Economist Says Devaluation of Barbados Dollar Can Help Solve Fiscal Woes

BRIDGETOWN, Barbados, Wednesday January 31, 2018 – An international economist is suggesting devaluation of the Barbados dollar as a viable option to hoist the island from the “fiscal cliff” on which it now stands.

Economist and former minister of finance in Greece, Yanis Varoufakis, said that based on his information about Barbados’ position, “there is no doubt that there is a need for fiscal and structural adjustment”.

His recommendation was to “reduce the size of public sector employment, but combine this with debt restructuring and a sensible, mild but significant devaluation which is accompanied by maybe some type of inflation targeting”.

Varoufakis cautioned Barbados not to make the mistake of Greece, and countries such as Argentina and Mexico, by “trying to preserve the peg while using austerity effectively in order to take the full blast of the adjustment”.

His suggestions were given in his contribution to a webinar discussing economic solutions for Barbados. However, one of the other panelists, former governor of the Central Bank of Barbados, Dr DeLisle Worrell, instead recommended his “medicine” of “two imperatives” to return the island to growth: cut Government expenditure sufficiently to eliminate the current account deficit; and institute fundamental structural reform to ensure internationally competitive delivery of public services.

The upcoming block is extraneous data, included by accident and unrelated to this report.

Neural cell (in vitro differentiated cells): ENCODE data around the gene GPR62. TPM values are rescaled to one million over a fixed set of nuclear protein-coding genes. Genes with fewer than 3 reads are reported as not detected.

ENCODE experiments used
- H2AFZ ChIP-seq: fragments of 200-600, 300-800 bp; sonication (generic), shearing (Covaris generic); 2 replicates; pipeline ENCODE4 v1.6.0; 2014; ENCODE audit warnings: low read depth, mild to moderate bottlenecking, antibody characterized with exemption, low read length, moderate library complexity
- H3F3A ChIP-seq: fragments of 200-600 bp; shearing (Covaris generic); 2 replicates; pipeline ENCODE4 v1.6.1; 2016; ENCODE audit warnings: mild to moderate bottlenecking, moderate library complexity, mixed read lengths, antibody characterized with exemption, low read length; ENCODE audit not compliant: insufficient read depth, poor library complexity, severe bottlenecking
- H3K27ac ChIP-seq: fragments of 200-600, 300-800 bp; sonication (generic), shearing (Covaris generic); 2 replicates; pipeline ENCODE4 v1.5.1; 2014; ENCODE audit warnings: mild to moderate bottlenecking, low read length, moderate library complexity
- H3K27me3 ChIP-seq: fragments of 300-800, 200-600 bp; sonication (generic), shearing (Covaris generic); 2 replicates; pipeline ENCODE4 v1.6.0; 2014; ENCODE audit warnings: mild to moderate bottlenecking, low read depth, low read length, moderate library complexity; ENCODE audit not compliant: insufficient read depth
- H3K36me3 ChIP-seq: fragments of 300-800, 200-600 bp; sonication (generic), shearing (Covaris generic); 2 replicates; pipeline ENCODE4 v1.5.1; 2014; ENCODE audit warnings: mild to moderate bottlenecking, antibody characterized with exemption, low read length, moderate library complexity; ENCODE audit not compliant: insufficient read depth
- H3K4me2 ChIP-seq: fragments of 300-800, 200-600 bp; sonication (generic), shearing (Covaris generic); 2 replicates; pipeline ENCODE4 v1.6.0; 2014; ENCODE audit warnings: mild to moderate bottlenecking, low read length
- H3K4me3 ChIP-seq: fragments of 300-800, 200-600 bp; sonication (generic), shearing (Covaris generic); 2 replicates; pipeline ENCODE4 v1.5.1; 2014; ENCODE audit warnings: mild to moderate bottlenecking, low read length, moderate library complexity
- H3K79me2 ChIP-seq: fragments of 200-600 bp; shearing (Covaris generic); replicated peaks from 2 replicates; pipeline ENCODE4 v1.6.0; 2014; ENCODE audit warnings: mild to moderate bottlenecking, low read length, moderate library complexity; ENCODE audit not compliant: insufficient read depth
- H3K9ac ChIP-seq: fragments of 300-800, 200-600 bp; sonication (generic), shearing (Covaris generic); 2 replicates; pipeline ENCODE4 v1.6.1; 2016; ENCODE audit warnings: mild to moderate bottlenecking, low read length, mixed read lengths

Worrell was fired from his job last year, amidst concerns about the Central Bank’s repeated printing of money to shore up Government’s finances. He has since repeatedly declared his commitment to seeing the Barbados economy regain a strong footing.

He again expressed concern yesterday about the level of Government spending on current operations, noting it exceeded tax revenues by “almost 20 per cent”. The economist warned that after almost a decade of overspending, the Central Bank was in danger of running out of foreign reserves.

Worrell shared the main elements of a seven-point strategy to address the two “imperatives” which he saw as necessary for growth.

They included Government undertaking negotiations with international lending agencies like the International Monetary Fund to finance a five-year structural adjustment programme, with conditionalities on the implementation of a comprehensive programme for public sector renewal.

Worrell also proposed there be final approval and start of major works on all tourism projects that were to have started in 2017, as well as an aggressive programme of divestment of carefully selected public assets.

Part of the reform package was job cuts in the public sector of about 1,500 per year for three years. (Barbados Nation)

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